Belinda Lin Bardwell and her support of GV’s Native community


Courtesy / GVSU

Jamie Wilson, Staff Writer

Belinda Lin Bardwell, a member of the Little Traverse Bay Bands of Odawa Natives and program coordinator with the Office of Multicultural Affairs at Grand Valley State University since 2019, has spent her time on campus inspiring youth and young adults to embrace their heritage, and grow confident in who they are. 

However, she endured many challenges to get to where she is today. 

Bardwell started her journey in Grand Rapids Public Schools in the Native American Education Program in the early 2000s. Bardwell said she struggled, like so many other Native American students, to complete college while having to overcome the various common struggles of Native American students. 

Some of these struggles include unconventional family dynamics, intergenerational trauma from boarding schools that abused and attempted to assimilate Indigenous students and the absence of Native American culture and history in school curriculum, Bardwell said. 

In time, Bardwell obtained her bachelor’s and master’s degrees, and now uses her experiences to help students that are now in the position that she once was. 

“I’m trying to be that person I didn’t have in all my attempts at finishing my degree and a big part of that is just having your own community on campus,” Bardwell said.

Bardwell has gone on to work with both Indigenous and Non-indigenous faculty and staff members, as well as Indigenous community members, in a group formally known as the Native American Advisory Council at GVSU. The Council’s momentum helped it to gain support from the Division of Inclusion and Equity, which contracted Bardwell to conduct research on how to best support the council at GVSU. 

Bardwell said this work has fostered relationships and programs in which communities for Native American students could be built, and allowed Bardwell the opportunity to form the Mno’Chigewin Student Success Program.

The program began by supporting high school students on their journey to higher education and in 2017, launched the first Anishinaabe Summer Leadership Camp. During their first year, a Native American student in the camp committed to going to GVSU. Today, he is in his junior year at the university.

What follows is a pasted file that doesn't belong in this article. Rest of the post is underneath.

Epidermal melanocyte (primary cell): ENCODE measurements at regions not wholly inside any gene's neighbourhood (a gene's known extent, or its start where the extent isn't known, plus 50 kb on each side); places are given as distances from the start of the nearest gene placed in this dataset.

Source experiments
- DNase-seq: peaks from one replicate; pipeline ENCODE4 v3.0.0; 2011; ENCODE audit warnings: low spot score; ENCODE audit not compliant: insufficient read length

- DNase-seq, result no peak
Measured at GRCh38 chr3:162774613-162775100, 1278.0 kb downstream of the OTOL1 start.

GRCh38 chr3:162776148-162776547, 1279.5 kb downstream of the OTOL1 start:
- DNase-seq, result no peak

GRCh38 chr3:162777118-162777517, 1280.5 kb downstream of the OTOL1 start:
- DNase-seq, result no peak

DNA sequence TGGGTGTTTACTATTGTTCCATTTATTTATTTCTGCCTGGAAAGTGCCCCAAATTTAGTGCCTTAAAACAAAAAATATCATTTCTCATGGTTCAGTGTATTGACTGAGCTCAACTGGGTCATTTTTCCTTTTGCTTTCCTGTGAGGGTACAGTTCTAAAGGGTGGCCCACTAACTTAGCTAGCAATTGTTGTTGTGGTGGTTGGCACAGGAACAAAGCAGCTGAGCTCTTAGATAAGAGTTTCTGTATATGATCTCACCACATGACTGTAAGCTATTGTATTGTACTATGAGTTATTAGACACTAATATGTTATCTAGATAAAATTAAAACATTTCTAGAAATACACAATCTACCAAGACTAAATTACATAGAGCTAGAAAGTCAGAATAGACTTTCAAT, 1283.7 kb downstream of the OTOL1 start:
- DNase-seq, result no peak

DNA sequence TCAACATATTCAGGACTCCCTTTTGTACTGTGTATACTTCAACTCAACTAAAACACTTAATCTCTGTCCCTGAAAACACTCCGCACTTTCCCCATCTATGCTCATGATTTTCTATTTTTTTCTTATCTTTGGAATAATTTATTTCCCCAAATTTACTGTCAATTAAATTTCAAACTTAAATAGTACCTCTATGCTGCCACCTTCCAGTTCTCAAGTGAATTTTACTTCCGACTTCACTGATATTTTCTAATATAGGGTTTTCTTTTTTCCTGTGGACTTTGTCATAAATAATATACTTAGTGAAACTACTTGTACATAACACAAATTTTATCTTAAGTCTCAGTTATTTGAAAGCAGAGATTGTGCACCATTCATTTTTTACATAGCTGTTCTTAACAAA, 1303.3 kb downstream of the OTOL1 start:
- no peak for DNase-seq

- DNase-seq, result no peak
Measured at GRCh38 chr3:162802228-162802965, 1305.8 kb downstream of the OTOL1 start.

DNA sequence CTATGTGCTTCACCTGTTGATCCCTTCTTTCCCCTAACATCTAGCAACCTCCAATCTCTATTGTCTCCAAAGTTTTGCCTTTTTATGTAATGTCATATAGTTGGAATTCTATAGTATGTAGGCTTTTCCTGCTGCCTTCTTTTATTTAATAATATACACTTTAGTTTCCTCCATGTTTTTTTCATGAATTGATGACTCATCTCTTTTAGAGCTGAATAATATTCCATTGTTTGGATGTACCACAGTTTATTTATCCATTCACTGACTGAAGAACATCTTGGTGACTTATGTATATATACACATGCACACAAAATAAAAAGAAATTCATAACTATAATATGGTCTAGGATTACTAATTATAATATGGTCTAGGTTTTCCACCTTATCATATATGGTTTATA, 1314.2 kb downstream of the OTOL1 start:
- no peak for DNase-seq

Bardwell hopes to reopen this program this summer.

“When students leave their home communities, they come to an all-white, colonial-style institution in which their innate ways of being are frowned upon,” Bardwell said. “I’m trying to offer cultural, spiritual and linguistic guidance to our students within the Native communities in Western Michigan.”

While acknowledging the copious academic resources offered by GVSU for academic challenges, Bardwell wants to bridge academic support and Native American students’ cultural identities.

“College is a place for all students to grow emotionally, intellectually, socially and environmentally and having culturally appropriate programming allows for a student of Indigenous background to grow in all of those aspects without having to struggle to seek guidance,” Bardwell said.

Bardwell said she sees hope in the slow but steady increase of Ph.D. educated Native American citizens on campus, as she believes this will advance inclusive curriculum. With the help of the Native American Advisory Council, Bardwell said GVSU can become a place of value for Indigenous students.

“There’s a lot of pressure on my colleagues and I to make these opportunities worthwhile because if the university does not see these resources as valuable, it can break our ability to build our relationships with Native communities,” Bardwell said. “I just want my students to be patient and to have faith that this will continue to grow. We have to give it time to build itself.”

Bardwell said one way she keeps the faith and momentum of her work alive is to instill confidence in the students she comes across. 

“It took us 500 years to get where we are now and we’ve got a long way to go, but a foundational Anishinaabek teaching tells us to look at life through seven generations,” Bardwell said. “We’re taking care of our seven generations behind us and our seven generations in front of us. If we keep a wider lens on, we see progression in a positive way. Each generation is increasing their ability to cope, manage and thrive.”

Bardwell attributes her persistent motivation and drive to the youth in the Native communities. She said she holds that it’s the youth’s energy and drive that is needed for societal change.

Bardwell said she and her colleagues are putting together a number of social events on campus. This semester, Bardwell plans to host events in which students can gather, share a meal together and offer peer to peer support through conversation. 

In Kirkhof Center on Feb. 17, the traditional knowledge speaker from the Pokagon Band, Jason Wesaw, will be giving foundational medicine wheel teachings and a talk on how to incorporate those teachings into one’s daily life. 

On Feb. 22, Angeline Boulley, a member of the Sault Ste. Marie Chippewa tribe and author of “The Firekeeper’s Daughter,” is coming to GVSU to share her story with students. 

On March 15, Dr. Suzanne Cross is coming to campus to talk about moving beyond boarding schools and the micro and macro aggressions that continue to develop over time.